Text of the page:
Hero plumber who saved man from Brissy River can't get a job
A TRADIE who dived into the Brisbane River to save a man whose car had plunged into the water reckons there are "a lot more people who deserve more recognition than they get rather than a bloke who jumped in a river".
Lincoln Sherlock, 42, will today be awarded with a Commendation for Brave Conduct as part of the Australian Bravery Awards.
The plumber was on his way to work in July 2015 when he saw Shayne Wood's ute plunge into the Brisbane River off Kingsford Smith Drive in the inner-north.
He dived in and swam towards the vehicle. When he reached the driver-side window he saw Mr Wood trapped in his seat and convulsing. The window was partially down, so he reached inside and wound it all the way down while getting Mr Wood to undo his seatbelt.
With the water now up to the vehicle's dashboard, he grabbed Mr Wood and pulled him out through the window and then helped him to safety before hurrying off to work.
The single father of one is adamant that he needs no recognition, although a job would be good.
"I just want to get a start somewhere. This is the first time since I was 14 I haven't had work."
DRAMA IN A SPLIT SECOND
A HEROIC firefighter who dramatically caught a young woman as she plummeted from a two-storey building says he was just doing his job when he made the split-second decision to throw himself towards the ledge.
Queensland Fire and Rescue station officer Brian Lemke will today receive a Commendation for Brave Conduct as part of the Australian Bravery Awards for putting his own life at risk to save the young woman.
In the early hours of February 6, 2015, Mr Lemke was called to an incident at North Lakes where a young woman was threatening to throw herself from a building.
The woman agreed to talk to Mr Lemke, who climbed up to her, and she eventually agreed to come away from the ledge.
"She said she was happy to come down … and then at the last second she decided to jump," Mr Lemke said.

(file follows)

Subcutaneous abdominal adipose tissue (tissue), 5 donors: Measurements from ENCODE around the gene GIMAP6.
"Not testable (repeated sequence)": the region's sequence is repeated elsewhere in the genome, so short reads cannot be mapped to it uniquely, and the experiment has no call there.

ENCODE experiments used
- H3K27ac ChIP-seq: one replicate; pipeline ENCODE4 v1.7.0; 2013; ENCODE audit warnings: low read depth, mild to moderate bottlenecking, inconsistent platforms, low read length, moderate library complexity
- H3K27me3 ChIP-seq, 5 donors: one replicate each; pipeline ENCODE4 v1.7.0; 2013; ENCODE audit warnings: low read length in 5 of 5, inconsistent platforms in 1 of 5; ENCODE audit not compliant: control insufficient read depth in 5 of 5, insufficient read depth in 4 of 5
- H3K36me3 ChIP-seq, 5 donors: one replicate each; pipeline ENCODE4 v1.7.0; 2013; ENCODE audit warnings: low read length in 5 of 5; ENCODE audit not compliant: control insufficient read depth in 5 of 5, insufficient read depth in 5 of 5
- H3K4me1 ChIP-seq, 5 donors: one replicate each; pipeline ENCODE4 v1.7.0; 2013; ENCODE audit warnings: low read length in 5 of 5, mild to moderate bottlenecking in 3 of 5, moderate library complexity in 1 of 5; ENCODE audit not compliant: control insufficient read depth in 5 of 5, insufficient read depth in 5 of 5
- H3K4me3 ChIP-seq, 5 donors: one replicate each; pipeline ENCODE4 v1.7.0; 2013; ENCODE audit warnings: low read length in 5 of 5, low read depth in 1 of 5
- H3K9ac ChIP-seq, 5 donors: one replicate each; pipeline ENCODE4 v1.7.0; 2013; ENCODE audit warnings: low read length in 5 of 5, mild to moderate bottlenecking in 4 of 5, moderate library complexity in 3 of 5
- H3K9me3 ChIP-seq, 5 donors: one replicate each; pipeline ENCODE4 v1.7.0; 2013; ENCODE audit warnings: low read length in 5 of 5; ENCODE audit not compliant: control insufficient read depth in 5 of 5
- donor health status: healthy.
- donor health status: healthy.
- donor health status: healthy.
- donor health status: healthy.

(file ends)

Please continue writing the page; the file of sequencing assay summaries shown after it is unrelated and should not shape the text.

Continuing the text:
The firefighter grabbed the woman with one hand and held on until other emergency service workers could pull the pair safely back over the ledge.
"It's one of those things - it was just a natural reaction to grab her before she fell. I had assistance then from the other guys who had to help me because she was hanging over the side and I was hanging over holding her … so it was a team effort."
Mr Lemke, who had stopped to help at a car crash when The Courier-Mail contacted him, was quick to play down his bravery.
"It's a cliche, but we really don't go out doing our jobs for awards. You do it because that's what we do - it's our job."
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COPS ARE REAL LIFE ACTION HEROES
THE father of slain police officer Senior Constable Brett Forte has hailed his son's colleagues heroes from "a real life action movie".
Today, Constable Forte, along with Senior Constable Cath Nielsen, Senior Constable Stephen Barlow, Acting Sergeant Scott Hill and Constable Brittany Poulton will be presented with Australian Bravery Award honours by Governor-General Sir Peter Cosgrove.
On May 29 last year, Constable Forte and Constable Nielsen were pursuing a wanted gunman at Ringwood, southwest of Brisbane, when he opened fire, hitting Constable Forte multiple times.
Constable Nielsen was able to smash her way out of their overturned police vehicle and pull Constable Forte away from the gunman.
Constable Barlow, Acting Sgt Hill and Constable Poulton were able to move Constable Forte away from the scene, but he died soon after.
"It's like watching one of these movies that is non-stop action, but these guys lived it," Mr Forte said.